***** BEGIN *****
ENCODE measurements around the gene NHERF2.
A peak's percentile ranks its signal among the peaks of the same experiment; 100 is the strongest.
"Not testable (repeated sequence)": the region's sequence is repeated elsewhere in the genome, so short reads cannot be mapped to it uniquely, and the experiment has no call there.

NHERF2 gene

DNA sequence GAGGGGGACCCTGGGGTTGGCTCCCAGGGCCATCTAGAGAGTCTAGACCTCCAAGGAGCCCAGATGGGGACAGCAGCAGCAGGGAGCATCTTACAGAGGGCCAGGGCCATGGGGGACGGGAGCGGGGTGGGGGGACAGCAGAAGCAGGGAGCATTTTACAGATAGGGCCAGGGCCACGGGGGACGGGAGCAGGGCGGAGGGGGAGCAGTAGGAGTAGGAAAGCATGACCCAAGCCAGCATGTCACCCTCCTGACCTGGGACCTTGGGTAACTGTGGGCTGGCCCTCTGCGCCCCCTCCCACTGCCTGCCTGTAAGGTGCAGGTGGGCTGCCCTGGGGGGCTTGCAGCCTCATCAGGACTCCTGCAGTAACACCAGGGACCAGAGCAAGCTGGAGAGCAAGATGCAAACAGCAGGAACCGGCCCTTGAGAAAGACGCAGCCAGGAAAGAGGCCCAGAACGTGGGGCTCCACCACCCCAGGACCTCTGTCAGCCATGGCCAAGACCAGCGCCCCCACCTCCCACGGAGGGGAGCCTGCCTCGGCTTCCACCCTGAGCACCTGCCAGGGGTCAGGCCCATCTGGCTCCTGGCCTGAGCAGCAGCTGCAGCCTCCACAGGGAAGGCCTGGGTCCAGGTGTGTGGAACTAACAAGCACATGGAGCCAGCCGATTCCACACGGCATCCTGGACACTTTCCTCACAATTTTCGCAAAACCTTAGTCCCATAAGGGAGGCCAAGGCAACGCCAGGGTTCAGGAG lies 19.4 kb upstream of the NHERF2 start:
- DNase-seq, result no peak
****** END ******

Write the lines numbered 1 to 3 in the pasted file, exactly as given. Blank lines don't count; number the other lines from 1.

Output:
ENCODE measurements around the gene NHERF2.
A peak's percentile ranks its signal among the peaks of the same experiment; 100 is the strongest.
"Not testable (repeated sequence)": the region's sequence is repeated elsewhere in the genome, so short reads cannot be mapped to it uniquely, and the experiment has no call there.